On reality TV: How to become an Imam
Bright studio spotlights illuminated the faces of four nervous young men, arms linked as they anxiously awaited their fate. Cameramen stood poised, ready to capture the climactic moment. Finally, the chief judge broke the suspense.world Updated: Jul 29, 2010 23:57 IST
Cameramen stood poised, ready to capture the climactic moment. Finally, the chief judge broke the suspense.
Two of the contestants had been eliminated. The other two had taken a step closer to their dream. Winners and losers, each clad in crisp, dark suits and formal black hats, took turns hugging each other.
The competition is called Imam Muda, or “Young Leader” — a Malaysian venture into religious-themed reality TV.
The basic premise may replicate that of reality shows, but here, inside an auditorium at one of Kuala Lumpur’s largest mosques, are notable variations on the tried-and-true formula.
Before each episode, the contestants have gathered to recite a prayer, while the challenges they are judged on have included washing corpses in preparation for burial and ensuring that animals are slaughtered according to Islamic principles.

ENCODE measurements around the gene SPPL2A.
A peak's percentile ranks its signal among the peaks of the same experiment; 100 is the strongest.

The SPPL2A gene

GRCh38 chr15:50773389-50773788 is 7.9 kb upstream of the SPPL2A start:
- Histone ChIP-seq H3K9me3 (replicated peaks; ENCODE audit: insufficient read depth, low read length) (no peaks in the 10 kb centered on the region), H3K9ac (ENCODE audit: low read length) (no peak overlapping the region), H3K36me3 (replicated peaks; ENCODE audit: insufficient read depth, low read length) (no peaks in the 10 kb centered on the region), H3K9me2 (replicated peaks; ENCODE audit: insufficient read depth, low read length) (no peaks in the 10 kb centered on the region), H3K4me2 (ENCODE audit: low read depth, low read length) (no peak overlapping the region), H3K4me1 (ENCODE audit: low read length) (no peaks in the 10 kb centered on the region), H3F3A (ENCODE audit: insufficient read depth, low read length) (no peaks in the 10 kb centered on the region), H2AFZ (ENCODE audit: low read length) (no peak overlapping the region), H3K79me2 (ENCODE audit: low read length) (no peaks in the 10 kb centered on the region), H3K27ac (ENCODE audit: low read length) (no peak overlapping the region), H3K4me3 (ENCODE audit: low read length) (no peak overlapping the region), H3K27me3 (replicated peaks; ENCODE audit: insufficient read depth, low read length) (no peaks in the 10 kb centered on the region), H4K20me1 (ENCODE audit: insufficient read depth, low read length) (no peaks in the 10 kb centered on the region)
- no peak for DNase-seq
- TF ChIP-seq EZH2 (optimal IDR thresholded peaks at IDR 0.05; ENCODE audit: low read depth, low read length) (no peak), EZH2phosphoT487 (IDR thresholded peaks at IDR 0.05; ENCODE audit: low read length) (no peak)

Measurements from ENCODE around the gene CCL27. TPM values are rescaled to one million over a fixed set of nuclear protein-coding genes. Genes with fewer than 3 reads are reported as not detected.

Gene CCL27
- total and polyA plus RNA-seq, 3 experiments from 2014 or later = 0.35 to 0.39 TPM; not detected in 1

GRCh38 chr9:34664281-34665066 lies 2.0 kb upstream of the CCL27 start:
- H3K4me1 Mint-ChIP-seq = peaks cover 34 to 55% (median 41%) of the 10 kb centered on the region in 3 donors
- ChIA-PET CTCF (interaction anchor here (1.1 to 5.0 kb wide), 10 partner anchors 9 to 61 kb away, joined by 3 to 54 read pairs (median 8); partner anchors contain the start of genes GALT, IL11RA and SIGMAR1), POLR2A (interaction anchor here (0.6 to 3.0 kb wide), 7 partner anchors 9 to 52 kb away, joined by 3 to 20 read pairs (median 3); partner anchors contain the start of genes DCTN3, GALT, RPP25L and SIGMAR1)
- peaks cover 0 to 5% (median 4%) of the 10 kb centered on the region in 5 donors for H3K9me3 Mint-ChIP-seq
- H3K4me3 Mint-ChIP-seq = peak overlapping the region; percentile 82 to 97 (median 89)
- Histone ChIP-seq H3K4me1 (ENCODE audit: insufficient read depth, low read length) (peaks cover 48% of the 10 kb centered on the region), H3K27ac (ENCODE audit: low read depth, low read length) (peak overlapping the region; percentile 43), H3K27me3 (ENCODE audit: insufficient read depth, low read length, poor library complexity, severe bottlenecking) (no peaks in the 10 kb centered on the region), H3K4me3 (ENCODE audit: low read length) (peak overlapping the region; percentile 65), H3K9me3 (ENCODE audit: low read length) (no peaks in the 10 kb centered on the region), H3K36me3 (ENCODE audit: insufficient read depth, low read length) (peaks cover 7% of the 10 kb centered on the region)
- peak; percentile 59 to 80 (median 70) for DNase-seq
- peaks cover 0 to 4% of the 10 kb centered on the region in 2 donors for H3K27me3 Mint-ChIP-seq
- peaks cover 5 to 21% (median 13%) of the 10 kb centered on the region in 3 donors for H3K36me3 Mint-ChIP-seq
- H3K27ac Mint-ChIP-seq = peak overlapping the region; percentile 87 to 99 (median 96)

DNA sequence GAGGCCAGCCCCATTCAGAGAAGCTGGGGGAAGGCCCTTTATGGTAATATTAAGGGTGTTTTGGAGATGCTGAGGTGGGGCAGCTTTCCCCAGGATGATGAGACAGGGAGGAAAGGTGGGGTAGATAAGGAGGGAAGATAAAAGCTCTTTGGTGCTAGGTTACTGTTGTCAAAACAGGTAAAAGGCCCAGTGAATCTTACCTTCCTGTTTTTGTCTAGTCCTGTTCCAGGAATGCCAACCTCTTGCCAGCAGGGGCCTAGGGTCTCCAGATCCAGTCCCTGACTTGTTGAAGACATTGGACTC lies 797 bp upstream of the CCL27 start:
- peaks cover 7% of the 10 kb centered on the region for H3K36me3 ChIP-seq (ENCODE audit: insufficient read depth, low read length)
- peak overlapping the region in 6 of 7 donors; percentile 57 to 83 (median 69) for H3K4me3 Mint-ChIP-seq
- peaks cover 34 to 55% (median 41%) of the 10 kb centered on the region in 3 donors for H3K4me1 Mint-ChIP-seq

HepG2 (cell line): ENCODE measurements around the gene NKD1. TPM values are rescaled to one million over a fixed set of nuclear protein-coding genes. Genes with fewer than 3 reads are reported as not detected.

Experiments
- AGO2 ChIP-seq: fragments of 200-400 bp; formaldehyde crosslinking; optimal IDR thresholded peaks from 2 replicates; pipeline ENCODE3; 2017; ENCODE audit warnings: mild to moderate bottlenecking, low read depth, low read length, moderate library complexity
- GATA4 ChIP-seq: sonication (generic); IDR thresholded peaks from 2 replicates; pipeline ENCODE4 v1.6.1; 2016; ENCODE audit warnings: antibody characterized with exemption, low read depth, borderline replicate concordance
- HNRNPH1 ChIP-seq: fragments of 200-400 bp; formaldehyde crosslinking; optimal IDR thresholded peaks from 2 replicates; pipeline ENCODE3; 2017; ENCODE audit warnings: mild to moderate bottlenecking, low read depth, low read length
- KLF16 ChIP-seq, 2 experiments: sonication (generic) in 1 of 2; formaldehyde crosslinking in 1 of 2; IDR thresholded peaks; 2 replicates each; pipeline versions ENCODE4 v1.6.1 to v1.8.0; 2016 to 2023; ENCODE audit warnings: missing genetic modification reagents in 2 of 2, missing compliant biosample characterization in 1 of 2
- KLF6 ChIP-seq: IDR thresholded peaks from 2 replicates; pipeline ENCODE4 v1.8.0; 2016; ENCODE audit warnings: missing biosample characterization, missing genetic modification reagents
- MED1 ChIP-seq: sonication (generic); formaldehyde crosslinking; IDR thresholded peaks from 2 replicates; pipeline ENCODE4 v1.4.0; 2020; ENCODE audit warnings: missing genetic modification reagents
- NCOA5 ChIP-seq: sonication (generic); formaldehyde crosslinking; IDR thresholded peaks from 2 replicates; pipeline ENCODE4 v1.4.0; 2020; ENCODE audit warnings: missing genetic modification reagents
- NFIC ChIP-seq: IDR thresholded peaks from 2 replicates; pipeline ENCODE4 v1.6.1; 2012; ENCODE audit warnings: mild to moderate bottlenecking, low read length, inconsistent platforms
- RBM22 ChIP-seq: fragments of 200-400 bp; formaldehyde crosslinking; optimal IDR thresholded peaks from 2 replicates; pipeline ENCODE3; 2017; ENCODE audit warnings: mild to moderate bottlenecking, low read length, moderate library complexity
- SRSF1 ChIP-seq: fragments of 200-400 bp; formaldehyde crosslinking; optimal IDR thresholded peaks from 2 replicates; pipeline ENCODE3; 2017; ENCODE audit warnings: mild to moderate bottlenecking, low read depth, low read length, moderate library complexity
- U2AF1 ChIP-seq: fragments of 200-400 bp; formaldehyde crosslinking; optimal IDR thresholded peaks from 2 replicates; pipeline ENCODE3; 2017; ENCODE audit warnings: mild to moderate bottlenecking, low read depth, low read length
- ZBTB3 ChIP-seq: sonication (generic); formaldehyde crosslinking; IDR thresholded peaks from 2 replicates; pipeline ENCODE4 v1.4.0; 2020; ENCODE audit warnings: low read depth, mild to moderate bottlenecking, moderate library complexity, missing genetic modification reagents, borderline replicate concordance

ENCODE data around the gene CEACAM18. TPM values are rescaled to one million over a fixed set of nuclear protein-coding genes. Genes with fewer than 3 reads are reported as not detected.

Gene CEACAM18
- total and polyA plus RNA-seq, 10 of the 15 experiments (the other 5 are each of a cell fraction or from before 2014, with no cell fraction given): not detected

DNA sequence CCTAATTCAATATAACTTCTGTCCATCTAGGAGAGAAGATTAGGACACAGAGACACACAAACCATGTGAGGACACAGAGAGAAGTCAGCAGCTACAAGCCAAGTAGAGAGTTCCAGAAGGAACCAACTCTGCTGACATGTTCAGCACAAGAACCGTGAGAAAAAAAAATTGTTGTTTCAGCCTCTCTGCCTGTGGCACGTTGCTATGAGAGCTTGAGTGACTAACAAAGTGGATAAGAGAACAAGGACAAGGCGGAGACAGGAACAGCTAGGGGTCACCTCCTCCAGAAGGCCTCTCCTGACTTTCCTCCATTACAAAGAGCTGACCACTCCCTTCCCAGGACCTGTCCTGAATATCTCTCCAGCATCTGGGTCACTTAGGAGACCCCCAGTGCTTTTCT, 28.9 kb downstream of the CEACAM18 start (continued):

The prize pool, too, offers a clear indication of the detour the show takes from the usual reality show script. Cash and a new car are up for grabs, but the winner will also be offered a job as an Imam, or religious leader, a scholarship to study in Saudi Arabia and an all-expenses-paid pilgrimage to Mecca, Islam’s holiest city.
The show, which debuted in May with 10 contestants — whittled down from more than a thousand applicants with backgrounds ranging from banking to farming — has built an impressive following among young Malaysians. It is the most-watched show ever on Astro Oasis, a Muslim lifestyle cable channel, and its Facebook page has more than 50,000 fans.
Viewership is expected to soar on Friday, when the winner will be announced in a live broadcast from a convention hall.
The two finalists have spent recent days in their hometowns, giving sermons and organising community events.
During the finale, they will be required to debate religious and news topics, as well as recite passages from the Quran.
The New York Times